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  The Commission of the European Communities categorically rejects the
  allegations, published recently by certain sections of the press, that
  its departments, including the Euratom Supply Agency and the Euratom
  Safeguards Directorate, have allowed nuclear materials to change hands
  either illegally or in violation of the agreements that Euratom has
  concluded with supplier countries such as Australia, Canada and the
  United States.
  Background
  ----------
  1.    "Flagswapping" is not a secret or illegal practice : it is
  compatible with the bilateral agreements that Euratom has concluded
  with Australia, Canada and the United States.  The prior agreement of
  these third countries is required only in respect of "flagswaps"
  involving nuclear materials outside the Community.
  The US therefore recognizes that both internal and international
  flagswaps are implicitly permitted under the Euratom-US agreement.
  The Euratom-Australia agreement permits internal flagswaps in an
  arrangement that covers all aspects of the management of the agreement
  and expressly accepts the principle of equivalence, and thus of
  interchangeability, of nuclear materials.  Australia has not, however,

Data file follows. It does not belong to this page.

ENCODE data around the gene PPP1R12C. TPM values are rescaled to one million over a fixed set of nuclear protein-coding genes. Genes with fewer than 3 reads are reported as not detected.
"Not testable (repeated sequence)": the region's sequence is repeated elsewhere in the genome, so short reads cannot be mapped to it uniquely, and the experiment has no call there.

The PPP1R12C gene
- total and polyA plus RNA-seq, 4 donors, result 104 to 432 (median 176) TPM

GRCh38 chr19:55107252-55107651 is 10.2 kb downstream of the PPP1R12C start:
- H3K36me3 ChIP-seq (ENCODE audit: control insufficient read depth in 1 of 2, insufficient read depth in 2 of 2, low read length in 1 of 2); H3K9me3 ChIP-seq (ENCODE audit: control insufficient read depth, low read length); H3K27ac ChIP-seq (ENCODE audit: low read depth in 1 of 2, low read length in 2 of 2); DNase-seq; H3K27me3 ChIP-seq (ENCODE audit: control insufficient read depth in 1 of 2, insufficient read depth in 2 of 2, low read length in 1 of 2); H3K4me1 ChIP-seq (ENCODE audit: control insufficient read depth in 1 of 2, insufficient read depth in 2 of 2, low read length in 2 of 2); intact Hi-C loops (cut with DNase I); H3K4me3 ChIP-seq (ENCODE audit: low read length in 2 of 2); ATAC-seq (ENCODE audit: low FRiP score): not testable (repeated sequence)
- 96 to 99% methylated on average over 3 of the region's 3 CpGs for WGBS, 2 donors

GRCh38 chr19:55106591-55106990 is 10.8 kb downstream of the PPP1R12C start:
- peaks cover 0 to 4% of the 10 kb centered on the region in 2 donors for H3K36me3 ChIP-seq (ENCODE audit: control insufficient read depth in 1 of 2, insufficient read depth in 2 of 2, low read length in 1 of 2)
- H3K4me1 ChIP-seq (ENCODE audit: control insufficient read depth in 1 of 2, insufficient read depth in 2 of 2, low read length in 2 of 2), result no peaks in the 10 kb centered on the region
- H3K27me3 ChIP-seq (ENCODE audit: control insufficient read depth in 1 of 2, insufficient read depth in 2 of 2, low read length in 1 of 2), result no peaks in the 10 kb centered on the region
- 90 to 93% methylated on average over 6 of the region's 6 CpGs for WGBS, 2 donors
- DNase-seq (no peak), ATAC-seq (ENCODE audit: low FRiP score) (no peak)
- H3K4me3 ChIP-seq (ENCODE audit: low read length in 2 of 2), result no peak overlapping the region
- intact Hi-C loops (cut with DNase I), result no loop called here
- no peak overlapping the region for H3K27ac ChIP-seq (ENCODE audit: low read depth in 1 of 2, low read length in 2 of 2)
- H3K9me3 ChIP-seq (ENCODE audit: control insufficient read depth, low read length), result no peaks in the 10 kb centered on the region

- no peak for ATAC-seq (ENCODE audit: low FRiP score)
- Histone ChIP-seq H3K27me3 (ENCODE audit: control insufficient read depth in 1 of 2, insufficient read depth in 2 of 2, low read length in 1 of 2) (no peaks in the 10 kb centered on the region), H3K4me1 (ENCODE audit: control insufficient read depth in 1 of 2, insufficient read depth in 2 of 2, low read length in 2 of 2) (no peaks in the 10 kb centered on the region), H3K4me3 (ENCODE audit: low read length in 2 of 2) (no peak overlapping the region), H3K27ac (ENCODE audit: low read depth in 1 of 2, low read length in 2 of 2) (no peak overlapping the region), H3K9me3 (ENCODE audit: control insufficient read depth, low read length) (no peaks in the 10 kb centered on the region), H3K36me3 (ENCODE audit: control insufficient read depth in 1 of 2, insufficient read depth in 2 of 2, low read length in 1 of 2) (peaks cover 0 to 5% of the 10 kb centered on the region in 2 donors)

so far accepted international flagswaps, and therefore no such
  operations have been carried out.  The Euratom-Canada agreement
  provides for both internal and international flagswaps.
  These operations are also, from a legal standpoint, legitimate in
  international law.  The International Atomic Energy Agency (IAEA) in
  vienna expressly permits "swaps" between nuclear materials, whether or
  not subject to its safeguards, in all its agreements with States that
  are not signatories to the Non-Proliferation Treaty (NPT) but are
  subject to sectoral IAEA safeguards.  The problem of swaps cannot
  arise in agreements between the IAEA and States that are signatories
  to the NPT, which are subject to full-scope safeguards.
                                                               ./..
                                    - 2 -
  2.    Flagswaps can be explained and justified above all for economic
  and security reasons.  A simple example to illustrate a swap :
        In the Community, an operator, e.g. manufacturer of fuel
        elements for nuclear power stations, has 80% Canadian uranium
        and 20% Australian uranium, these being required for the
        manufacture of the elements.
        As he needs the full quantity, but this is subject to the
        safeguards obligations of two different countries (Canada and
        Australia), the situation can be complicated for the end-user :
        the latter has to keep complex accounts when managing his fuel
        and runs the risk of his spent fuel being refused by the
        reprocessing plant on account of its dual origin.
        The operator therefore wishes to have it officially certified,
        by Euratom, that the full quantity of uranium he requires is
        from the same "origin".  This is when the swap takes place.
        Operator "A" approaches a second operator, "B", in the
        Community, who accepts that "A"'s 20% uranium of Australian
        origin should be relabelled as being "of Canadian origin" and
        that, in exchange, 20% of the Canadian uranium in his possession